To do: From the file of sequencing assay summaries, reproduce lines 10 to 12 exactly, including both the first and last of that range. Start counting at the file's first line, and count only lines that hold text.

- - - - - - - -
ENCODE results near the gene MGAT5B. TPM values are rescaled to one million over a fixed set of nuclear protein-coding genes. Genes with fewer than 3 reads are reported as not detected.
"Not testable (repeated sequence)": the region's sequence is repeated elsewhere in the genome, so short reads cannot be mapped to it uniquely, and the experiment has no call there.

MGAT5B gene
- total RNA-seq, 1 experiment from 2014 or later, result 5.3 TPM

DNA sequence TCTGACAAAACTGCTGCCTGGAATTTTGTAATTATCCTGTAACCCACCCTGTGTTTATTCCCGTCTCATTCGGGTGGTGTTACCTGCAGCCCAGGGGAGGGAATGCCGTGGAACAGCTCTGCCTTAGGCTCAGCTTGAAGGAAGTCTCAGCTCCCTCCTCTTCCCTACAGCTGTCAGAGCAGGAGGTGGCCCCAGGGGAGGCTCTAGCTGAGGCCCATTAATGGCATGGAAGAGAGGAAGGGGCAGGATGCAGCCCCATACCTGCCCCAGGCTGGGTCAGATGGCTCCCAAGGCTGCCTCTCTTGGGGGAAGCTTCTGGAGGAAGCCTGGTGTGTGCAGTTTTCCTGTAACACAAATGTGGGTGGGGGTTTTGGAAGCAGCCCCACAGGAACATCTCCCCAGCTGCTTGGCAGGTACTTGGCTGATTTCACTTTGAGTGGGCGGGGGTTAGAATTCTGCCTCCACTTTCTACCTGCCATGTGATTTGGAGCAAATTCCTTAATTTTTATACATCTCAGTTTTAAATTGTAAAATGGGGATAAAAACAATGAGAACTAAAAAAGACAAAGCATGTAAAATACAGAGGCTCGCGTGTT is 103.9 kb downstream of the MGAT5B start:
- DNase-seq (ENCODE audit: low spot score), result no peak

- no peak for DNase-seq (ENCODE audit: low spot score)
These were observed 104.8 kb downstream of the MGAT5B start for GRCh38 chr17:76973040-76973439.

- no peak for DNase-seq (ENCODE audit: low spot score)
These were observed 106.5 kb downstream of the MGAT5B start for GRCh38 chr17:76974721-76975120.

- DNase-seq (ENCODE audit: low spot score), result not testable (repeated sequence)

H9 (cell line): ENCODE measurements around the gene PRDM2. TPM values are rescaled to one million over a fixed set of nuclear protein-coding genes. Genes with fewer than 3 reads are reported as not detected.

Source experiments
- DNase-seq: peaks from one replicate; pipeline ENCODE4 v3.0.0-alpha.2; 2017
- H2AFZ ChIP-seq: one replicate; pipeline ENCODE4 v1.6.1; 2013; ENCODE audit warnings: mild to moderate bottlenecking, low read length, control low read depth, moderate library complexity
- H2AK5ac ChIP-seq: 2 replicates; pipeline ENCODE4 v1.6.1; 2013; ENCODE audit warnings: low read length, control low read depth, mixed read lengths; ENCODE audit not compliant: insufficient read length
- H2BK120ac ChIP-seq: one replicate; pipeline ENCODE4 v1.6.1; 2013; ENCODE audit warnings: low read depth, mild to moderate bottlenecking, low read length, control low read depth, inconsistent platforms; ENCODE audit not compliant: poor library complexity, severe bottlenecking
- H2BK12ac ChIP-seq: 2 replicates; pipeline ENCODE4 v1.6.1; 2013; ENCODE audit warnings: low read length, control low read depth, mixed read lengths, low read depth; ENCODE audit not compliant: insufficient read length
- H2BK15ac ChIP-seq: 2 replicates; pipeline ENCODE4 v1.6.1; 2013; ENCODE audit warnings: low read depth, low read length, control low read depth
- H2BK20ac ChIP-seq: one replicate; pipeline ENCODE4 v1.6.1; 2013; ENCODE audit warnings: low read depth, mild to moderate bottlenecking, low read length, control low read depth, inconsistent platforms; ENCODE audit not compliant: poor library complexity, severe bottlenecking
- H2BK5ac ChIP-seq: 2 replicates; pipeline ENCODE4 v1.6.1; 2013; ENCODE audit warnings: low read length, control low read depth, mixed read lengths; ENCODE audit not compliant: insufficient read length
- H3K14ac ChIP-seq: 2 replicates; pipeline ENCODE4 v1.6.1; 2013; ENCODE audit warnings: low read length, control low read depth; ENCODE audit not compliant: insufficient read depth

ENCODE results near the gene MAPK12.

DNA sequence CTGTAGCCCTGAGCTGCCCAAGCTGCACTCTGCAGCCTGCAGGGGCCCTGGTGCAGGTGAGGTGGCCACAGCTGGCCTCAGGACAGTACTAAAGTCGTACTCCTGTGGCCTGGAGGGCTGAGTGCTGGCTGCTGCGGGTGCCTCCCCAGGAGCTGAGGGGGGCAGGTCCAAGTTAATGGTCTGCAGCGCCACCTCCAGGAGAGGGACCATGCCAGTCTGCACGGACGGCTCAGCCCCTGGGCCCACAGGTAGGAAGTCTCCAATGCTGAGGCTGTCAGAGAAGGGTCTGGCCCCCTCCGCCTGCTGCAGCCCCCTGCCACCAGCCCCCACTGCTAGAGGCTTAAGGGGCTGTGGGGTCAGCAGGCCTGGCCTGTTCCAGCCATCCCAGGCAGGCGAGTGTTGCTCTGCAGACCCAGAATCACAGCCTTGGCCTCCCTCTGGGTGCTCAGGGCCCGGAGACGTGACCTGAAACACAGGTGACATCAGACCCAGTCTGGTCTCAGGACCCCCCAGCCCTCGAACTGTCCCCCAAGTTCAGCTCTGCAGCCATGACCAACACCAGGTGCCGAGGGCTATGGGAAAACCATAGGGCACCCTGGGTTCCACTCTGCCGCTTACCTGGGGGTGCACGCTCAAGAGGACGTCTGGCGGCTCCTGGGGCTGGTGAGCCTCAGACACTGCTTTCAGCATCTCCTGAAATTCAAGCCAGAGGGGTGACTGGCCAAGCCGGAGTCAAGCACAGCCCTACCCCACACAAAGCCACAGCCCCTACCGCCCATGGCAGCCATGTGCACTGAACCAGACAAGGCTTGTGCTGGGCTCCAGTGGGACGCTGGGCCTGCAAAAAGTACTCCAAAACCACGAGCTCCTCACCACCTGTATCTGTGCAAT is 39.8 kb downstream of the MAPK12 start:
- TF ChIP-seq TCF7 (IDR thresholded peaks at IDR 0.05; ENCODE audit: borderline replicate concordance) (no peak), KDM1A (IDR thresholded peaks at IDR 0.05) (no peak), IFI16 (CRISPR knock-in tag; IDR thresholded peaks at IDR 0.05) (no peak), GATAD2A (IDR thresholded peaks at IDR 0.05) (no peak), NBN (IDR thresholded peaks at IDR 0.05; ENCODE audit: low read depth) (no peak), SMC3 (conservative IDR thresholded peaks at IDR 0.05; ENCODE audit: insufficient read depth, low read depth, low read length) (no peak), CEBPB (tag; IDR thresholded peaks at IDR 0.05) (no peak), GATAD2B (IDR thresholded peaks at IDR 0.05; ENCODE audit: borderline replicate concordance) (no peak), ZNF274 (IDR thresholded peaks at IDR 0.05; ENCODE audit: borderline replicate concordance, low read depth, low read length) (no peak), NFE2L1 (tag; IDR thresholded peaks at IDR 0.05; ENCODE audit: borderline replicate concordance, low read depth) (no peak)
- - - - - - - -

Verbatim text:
These were observed 106.5 kb downstream of the MGAT5B start for GRCh38 chr17:76974721-76975120.

- DNase-seq (ENCODE audit: low spot score), result not testable (repeated sequence)

H9 (cell line): ENCODE measurements around the gene PRDM2. TPM values are rescaled to one million over a fixed set of nuclear protein-coding genes. Genes with fewer than 3 reads are reported as not detected.